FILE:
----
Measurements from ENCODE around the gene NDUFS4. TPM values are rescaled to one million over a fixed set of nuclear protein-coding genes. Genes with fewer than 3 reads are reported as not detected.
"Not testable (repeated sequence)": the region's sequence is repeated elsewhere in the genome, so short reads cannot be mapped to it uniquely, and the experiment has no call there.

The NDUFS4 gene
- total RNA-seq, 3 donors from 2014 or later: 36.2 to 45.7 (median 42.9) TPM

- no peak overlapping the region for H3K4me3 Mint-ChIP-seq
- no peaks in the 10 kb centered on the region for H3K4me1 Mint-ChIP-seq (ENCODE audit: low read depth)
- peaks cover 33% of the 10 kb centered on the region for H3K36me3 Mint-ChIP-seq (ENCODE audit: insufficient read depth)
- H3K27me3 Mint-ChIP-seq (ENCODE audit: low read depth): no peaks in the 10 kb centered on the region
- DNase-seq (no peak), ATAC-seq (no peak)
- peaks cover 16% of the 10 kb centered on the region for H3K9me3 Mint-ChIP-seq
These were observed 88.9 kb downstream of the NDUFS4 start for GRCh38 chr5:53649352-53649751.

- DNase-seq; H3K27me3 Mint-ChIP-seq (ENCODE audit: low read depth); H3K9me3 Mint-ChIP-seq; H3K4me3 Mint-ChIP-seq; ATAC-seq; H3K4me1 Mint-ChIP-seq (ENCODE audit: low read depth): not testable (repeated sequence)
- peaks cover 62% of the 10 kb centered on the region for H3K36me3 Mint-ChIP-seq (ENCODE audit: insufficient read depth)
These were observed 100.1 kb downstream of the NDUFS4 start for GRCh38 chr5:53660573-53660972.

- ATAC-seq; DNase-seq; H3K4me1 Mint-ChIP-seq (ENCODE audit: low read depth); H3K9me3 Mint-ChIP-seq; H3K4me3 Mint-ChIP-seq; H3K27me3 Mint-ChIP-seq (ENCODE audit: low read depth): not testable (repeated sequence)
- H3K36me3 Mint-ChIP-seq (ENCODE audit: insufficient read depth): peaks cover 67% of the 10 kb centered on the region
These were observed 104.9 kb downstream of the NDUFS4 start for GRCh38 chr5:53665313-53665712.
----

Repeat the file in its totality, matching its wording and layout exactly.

Measurements from ENCODE around the gene NDUFS4. TPM values are rescaled to one million over a fixed set of nuclear protein-coding genes. Genes with fewer than 3 reads are reported as not detected.
"Not testable (repeated sequence)": the region's sequence is repeated elsewhere in the genome, so short reads cannot be mapped to it uniquely, and the experiment has no call there.

The NDUFS4 gene
- total RNA-seq, 3 donors from 2014 or later: 36.2 to 45.7 (median 42.9) TPM

- no peak overlapping the region for H3K4me3 Mint-ChIP-seq
- no peaks in the 10 kb centered on the region for H3K4me1 Mint-ChIP-seq (ENCODE audit: low read depth)
- peaks cover 33% of the 10 kb centered on the region for H3K36me3 Mint-ChIP-seq (ENCODE audit: insufficient read depth)
- H3K27me3 Mint-ChIP-seq (ENCODE audit: low read depth): no peaks in the 10 kb centered on the region
- DNase-seq (no peak), ATAC-seq (no peak)
- peaks cover 16% of the 10 kb centered on the region for H3K9me3 Mint-ChIP-seq
These were observed 88.9 kb downstream of the NDUFS4 start for GRCh38 chr5:53649352-53649751.

- DNase-seq; H3K27me3 Mint-ChIP-seq (ENCODE audit: low read depth); H3K9me3 Mint-ChIP-seq; H3K4me3 Mint-ChIP-seq; ATAC-seq; H3K4me1 Mint-ChIP-seq (ENCODE audit: low read depth): not testable (repeated sequence)
- peaks cover 62% of the 10 kb centered on the region for H3K36me3 Mint-ChIP-seq (ENCODE audit: insufficient read depth)
These were observed 100.1 kb downstream of the NDUFS4 start for GRCh38 chr5:53660573-53660972.

- ATAC-seq; DNase-seq; H3K4me1 Mint-ChIP-seq (ENCODE audit: low read depth); H3K9me3 Mint-ChIP-seq; H3K4me3 Mint-ChIP-seq; H3K27me3 Mint-ChIP-seq (ENCODE audit: low read depth): not testable (repeated sequence)
- H3K36me3 Mint-ChIP-seq (ENCODE audit: insufficient read depth): peaks cover 67% of the 10 kb centered on the region
These were observed 104.9 kb downstream of the NDUFS4 start for GRCh38 chr5:53665313-53665712.